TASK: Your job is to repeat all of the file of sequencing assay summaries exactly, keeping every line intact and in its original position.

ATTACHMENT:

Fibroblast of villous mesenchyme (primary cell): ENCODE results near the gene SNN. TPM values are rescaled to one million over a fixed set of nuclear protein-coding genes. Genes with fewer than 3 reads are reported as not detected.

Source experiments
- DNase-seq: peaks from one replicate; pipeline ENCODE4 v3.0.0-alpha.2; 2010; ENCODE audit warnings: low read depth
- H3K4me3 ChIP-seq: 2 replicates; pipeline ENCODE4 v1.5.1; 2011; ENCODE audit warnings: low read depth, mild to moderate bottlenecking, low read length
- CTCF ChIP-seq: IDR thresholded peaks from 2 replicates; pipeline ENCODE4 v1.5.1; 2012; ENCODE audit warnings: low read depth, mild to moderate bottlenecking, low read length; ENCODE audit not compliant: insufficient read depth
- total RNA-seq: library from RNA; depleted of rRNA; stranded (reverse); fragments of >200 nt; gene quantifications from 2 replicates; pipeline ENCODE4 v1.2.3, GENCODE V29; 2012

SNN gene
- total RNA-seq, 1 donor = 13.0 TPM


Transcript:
Fibroblast of villous mesenchyme (primary cell): ENCODE results near the gene SNN. TPM values are rescaled to one million over a fixed set of nuclear protein-coding genes. Genes with fewer than 3 reads are reported as not detected.

Source experiments
- DNase-seq: peaks from one replicate; pipeline ENCODE4 v3.0.0-alpha.2; 2010; ENCODE audit warnings: low read depth
- H3K4me3 ChIP-seq: 2 replicates; pipeline ENCODE4 v1.5.1; 2011; ENCODE audit warnings: low read depth, mild to moderate bottlenecking, low read length
- CTCF ChIP-seq: IDR thresholded peaks from 2 replicates; pipeline ENCODE4 v1.5.1; 2012; ENCODE audit warnings: low read depth, mild to moderate bottlenecking, low read length; ENCODE audit not compliant: insufficient read depth
- total RNA-seq: library from RNA; depleted of rRNA; stranded (reverse); fragments of >200 nt; gene quantifications from 2 replicates; pipeline ENCODE4 v1.2.3, GENCODE V29; 2012

SNN gene
- total RNA-seq, 1 donor = 13.0 TPM